Jayden Schaper has highlighted the significant number of young, raw talents currently roaming the South African golfscape as the SA Open tees off on Thursday.
Writing in a weekly player blog for the European Tour, Schaper, who finished in T2 at last week’s Alfred Dunhill Championship, recognises the fresh batch of young star golfers pulling their weight on Tour this year.
‘It feels like there’s a wave of young South African golfers coming through right now, and I think a huge part of that is because of how hard we all work,’ wrote the 19-year-old.
‘We have really pushed each other to be better. I grew up playing junior golf with Wilco Nienaber and Garrick Higgo, and we spent a lot of time playing together, travelling together and staying together. In 2017, Garrick and I were basically in a team together all year, playing in the Presidents Cup and all around South Africa, and I’ve travelled a lot with Wilco to places like the UK with the GolfRSA squad thanks to Mr [Johann] Rupert.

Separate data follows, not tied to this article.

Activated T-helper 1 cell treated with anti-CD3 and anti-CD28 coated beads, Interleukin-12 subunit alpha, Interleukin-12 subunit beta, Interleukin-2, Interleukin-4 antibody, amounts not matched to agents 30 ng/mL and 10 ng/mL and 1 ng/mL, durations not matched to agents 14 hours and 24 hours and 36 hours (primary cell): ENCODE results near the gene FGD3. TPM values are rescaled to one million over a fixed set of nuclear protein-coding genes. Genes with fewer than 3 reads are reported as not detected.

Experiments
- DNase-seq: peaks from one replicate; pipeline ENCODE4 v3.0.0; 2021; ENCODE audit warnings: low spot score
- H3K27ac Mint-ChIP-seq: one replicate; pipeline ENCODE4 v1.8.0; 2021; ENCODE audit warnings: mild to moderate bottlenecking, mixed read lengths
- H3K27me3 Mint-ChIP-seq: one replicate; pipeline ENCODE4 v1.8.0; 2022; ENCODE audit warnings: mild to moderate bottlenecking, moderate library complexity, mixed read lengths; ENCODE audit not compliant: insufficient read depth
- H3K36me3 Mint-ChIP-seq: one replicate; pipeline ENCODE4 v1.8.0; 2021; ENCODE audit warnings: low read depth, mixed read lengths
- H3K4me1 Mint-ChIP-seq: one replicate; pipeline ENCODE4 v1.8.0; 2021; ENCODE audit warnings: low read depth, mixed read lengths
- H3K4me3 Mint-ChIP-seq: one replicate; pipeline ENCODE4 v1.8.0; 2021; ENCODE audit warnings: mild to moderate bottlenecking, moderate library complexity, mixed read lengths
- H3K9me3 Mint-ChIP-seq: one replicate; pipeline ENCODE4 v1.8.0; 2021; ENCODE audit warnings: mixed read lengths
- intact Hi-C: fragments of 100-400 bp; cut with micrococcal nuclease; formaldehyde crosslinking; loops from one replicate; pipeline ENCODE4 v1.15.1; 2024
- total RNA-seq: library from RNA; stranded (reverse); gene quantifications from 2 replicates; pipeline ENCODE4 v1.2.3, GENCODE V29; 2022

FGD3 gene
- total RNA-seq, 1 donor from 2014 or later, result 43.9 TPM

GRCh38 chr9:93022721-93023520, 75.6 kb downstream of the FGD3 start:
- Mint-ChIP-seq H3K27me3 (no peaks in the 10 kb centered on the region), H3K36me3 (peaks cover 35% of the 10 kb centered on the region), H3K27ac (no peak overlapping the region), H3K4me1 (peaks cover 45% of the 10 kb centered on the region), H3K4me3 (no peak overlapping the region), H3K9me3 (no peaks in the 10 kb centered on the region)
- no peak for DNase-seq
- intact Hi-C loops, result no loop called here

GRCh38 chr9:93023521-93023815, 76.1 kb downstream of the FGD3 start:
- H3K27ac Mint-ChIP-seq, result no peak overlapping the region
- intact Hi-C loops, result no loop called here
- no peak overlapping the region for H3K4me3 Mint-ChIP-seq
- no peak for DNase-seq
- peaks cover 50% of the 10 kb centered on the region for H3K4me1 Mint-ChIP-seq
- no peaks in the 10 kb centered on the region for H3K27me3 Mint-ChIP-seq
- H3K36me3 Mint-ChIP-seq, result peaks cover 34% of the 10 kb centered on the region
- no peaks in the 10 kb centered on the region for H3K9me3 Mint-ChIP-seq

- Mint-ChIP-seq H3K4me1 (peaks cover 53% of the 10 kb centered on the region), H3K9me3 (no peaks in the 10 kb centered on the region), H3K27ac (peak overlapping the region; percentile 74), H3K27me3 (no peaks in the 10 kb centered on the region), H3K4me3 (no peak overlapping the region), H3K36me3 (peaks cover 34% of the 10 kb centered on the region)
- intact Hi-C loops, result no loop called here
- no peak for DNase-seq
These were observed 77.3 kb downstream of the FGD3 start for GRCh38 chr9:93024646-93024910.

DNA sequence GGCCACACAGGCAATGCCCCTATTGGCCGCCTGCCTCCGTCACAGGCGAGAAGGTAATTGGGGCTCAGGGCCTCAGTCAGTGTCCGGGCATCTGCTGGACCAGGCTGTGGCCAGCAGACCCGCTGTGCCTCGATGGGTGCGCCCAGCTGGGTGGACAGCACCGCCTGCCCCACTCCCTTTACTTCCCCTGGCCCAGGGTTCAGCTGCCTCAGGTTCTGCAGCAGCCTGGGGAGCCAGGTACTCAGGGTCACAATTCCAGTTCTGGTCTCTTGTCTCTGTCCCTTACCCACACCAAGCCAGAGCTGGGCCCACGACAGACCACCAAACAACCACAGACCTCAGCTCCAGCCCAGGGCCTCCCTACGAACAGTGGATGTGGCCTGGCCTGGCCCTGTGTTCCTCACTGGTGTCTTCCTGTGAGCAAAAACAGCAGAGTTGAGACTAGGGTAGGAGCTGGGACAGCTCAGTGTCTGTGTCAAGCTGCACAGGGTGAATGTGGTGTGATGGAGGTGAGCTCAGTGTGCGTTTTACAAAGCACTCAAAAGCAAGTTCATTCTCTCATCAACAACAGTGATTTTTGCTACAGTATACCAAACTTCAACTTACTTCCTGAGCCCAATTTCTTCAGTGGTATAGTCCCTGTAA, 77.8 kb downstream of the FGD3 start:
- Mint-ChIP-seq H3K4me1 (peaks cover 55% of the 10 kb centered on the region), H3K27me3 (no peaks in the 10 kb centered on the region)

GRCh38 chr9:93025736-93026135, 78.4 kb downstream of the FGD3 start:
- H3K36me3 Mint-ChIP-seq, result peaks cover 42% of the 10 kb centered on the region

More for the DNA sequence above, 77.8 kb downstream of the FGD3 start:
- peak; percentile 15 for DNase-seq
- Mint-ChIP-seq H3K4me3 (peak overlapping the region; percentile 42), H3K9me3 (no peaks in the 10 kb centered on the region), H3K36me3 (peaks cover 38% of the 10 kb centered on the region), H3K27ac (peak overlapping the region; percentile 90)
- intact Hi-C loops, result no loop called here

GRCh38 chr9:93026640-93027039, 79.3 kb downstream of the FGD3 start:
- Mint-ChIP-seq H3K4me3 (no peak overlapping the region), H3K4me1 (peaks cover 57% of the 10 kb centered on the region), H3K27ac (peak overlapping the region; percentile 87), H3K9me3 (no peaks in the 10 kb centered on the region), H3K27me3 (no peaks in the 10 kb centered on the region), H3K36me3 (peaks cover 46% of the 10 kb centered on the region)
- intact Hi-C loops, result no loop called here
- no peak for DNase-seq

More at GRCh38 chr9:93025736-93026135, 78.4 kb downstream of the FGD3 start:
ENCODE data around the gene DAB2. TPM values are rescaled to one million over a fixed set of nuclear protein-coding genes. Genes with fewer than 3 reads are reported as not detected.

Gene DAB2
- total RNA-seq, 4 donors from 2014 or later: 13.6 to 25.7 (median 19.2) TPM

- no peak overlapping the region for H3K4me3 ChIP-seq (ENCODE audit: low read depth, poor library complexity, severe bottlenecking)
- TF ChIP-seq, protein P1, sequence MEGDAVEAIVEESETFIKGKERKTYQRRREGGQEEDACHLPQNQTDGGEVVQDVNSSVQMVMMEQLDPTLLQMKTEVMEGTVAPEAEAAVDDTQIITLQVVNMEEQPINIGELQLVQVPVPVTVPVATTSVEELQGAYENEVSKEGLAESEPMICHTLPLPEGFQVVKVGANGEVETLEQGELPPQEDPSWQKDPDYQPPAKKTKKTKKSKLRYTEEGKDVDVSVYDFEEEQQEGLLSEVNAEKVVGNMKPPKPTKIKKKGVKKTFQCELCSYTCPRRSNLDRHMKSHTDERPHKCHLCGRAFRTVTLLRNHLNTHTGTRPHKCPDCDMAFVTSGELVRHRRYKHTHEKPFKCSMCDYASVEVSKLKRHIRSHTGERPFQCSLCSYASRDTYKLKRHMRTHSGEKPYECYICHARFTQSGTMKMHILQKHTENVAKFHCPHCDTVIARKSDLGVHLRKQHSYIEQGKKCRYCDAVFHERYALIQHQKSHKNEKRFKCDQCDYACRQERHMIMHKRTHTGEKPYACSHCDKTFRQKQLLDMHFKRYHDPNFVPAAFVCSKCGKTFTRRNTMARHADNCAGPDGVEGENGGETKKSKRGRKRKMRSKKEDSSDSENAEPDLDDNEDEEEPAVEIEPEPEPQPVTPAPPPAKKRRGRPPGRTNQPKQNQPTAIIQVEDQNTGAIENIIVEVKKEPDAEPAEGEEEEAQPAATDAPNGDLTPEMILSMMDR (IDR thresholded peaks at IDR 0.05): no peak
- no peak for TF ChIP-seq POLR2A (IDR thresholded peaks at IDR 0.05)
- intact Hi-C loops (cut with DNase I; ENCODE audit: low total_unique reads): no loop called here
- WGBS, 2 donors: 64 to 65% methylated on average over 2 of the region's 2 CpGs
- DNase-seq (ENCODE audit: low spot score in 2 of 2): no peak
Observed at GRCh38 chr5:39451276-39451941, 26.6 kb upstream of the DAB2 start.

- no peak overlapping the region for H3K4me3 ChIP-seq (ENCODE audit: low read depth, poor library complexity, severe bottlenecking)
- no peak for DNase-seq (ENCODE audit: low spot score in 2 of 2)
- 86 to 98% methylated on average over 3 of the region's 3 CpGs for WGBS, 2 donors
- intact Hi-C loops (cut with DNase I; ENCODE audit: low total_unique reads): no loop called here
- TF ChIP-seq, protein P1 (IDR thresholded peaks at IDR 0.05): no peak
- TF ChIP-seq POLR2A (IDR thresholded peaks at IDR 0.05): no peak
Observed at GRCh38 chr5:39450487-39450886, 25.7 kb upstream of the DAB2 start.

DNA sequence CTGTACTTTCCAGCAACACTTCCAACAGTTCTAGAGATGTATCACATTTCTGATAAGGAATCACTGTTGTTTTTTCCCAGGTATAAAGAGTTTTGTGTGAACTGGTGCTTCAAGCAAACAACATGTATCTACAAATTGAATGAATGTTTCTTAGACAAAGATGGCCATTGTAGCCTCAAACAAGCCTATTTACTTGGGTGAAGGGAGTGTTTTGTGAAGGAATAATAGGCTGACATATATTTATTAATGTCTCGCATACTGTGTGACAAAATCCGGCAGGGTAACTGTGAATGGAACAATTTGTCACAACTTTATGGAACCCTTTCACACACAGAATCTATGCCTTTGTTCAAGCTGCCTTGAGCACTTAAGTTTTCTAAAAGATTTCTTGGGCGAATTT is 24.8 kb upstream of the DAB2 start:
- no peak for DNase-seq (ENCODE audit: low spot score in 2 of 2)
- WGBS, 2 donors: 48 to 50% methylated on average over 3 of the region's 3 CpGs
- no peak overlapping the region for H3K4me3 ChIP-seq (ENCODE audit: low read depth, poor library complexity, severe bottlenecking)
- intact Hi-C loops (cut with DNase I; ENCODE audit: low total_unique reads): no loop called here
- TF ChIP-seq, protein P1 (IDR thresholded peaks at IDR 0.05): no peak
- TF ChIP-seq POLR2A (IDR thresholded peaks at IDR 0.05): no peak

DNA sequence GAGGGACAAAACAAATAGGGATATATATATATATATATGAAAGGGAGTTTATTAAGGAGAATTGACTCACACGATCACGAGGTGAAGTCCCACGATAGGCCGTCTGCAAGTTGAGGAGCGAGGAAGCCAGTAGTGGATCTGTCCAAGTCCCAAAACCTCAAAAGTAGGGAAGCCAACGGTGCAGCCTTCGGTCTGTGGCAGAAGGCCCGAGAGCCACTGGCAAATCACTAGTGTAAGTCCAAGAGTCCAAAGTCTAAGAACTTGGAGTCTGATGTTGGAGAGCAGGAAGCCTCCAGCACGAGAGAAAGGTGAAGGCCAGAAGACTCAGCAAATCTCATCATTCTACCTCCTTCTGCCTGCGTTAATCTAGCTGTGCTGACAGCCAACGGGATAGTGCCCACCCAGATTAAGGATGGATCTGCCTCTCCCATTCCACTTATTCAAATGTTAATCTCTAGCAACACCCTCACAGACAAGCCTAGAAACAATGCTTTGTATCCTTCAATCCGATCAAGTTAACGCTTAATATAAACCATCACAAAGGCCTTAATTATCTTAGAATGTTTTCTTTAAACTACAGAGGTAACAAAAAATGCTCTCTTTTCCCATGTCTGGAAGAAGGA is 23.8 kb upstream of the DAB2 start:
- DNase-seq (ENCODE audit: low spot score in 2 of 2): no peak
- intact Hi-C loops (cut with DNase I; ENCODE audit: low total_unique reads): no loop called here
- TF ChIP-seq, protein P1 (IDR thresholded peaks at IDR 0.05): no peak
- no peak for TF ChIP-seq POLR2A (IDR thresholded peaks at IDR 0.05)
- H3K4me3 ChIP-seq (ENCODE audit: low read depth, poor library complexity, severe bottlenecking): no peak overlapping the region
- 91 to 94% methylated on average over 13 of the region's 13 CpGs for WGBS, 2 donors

‘They are both doing well out here, and I’m pushing myself, too. I think there’s that inner drive in each of us, and we’re a group that have all worked hard to get better, which started with us competing for titles against each other and has ended up with us competing out here.’
Schaper won the Freddie Tait Cup when he competed as an amateur at the SA Open earlier this year, finishing in a highly impressive T6 at Randpark Golf Club.
Since then the young man has been shaping himself on both the European Tour and Sunshine Tour after turning pro, relishing the opportunity to improve and learn from the best around him.
‘I just felt that I’d done what I needed to do as an amateur and I’d proved I could be out there with the big boys. I had a chat with my coach and my dad, and it just made sense.
‘I’ve always believed that you’ve got to keep your goals in front of you, and that if I’m constantly drilling into my mind what I want to achieve I’ll eventually get there as long as I keep focusing. I’m not someone who would set goals that would be around making cuts, because I always go into a tournament hoping I have a chance to win, so I keep a list of fairly big goals that are still realistic,’ he added.